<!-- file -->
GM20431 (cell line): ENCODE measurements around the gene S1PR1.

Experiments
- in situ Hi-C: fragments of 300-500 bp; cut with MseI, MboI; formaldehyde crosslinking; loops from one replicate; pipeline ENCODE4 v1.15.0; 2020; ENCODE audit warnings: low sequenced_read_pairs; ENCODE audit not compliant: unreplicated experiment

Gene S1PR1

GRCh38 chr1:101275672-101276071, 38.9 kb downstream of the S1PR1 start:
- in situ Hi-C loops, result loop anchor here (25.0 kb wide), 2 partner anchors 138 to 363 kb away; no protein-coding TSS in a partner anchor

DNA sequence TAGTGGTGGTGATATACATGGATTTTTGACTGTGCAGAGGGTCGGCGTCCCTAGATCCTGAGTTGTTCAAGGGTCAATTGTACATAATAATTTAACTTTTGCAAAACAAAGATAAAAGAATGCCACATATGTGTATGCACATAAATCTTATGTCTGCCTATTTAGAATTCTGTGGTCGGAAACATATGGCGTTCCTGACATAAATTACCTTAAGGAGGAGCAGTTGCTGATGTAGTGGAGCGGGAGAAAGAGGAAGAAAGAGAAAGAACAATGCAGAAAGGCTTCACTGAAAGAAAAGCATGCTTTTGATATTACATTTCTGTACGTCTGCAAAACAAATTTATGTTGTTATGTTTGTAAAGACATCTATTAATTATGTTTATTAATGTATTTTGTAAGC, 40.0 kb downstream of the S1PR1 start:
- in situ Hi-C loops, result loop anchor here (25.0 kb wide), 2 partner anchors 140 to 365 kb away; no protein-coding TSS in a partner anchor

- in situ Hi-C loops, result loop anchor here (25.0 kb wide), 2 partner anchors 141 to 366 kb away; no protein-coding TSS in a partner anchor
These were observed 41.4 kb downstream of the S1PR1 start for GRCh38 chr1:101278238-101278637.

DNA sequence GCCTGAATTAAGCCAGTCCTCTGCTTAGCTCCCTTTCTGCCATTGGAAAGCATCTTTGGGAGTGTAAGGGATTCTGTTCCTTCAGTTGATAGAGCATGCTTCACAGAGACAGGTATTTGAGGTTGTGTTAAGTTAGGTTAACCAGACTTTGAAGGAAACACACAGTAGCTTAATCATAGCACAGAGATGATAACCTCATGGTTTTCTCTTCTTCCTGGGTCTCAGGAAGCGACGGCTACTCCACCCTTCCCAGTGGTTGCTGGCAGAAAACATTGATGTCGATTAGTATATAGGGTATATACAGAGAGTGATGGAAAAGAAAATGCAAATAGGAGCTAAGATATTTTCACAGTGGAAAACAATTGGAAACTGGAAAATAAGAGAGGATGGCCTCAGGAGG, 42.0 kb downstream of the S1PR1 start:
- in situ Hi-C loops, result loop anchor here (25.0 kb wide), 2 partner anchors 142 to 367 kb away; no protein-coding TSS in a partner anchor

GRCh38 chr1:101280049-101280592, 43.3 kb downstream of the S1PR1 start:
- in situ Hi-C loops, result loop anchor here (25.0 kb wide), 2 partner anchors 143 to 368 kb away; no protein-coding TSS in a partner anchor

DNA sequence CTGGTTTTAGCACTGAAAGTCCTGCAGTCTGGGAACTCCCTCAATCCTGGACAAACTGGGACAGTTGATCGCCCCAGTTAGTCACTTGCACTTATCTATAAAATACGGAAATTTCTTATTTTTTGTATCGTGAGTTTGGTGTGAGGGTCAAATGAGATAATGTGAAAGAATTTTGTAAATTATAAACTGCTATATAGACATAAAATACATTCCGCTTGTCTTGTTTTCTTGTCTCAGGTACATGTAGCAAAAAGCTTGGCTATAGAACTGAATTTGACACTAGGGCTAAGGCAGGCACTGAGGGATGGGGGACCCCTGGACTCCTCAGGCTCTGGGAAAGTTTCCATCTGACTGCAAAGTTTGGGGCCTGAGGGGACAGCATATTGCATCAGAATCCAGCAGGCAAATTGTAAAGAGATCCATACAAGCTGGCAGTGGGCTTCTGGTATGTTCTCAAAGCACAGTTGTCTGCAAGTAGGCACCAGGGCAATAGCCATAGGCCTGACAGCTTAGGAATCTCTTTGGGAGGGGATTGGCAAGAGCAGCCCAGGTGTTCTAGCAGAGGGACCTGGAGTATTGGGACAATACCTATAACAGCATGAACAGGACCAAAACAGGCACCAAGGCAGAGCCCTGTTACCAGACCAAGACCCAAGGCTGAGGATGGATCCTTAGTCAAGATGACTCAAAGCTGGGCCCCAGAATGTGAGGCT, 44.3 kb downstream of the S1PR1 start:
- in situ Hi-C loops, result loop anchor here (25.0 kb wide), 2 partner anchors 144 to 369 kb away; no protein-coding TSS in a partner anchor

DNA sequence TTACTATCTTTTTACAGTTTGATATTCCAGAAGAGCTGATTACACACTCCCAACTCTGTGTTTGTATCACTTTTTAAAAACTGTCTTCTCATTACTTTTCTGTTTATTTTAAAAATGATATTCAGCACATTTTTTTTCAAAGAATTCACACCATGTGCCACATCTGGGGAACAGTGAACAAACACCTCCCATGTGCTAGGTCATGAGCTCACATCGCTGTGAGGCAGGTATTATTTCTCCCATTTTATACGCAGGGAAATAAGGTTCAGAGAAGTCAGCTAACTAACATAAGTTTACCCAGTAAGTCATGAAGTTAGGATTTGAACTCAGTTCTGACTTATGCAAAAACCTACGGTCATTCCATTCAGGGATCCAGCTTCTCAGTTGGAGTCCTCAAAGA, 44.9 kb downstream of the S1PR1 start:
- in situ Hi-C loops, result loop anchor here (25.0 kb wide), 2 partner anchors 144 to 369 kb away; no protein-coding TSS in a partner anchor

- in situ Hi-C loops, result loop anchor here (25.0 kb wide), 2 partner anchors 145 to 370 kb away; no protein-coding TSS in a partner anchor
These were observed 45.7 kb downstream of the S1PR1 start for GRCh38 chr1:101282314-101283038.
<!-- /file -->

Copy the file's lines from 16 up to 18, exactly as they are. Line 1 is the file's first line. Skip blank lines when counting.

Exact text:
- in situ Hi-C loops, result loop anchor here (25.0 kb wide), 2 partner anchors 144 to 369 kb away; no protein-coding TSS in a partner anchor

DNA sequence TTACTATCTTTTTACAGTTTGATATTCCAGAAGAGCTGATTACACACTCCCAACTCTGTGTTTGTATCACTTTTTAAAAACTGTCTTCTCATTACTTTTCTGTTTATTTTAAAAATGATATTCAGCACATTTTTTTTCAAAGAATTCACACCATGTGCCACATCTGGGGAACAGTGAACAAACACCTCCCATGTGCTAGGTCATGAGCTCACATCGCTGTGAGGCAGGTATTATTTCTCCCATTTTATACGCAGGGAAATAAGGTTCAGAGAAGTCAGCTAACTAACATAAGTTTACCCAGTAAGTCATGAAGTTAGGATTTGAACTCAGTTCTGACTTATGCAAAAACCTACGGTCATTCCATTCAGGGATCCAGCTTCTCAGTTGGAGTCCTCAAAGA, 44.9 kb downstream of the S1PR1 start:
- in situ Hi-C loops, result loop anchor here (25.0 kb wide), 2 partner anchors 144 to 369 kb away; no protein-coding TSS in a partner anchor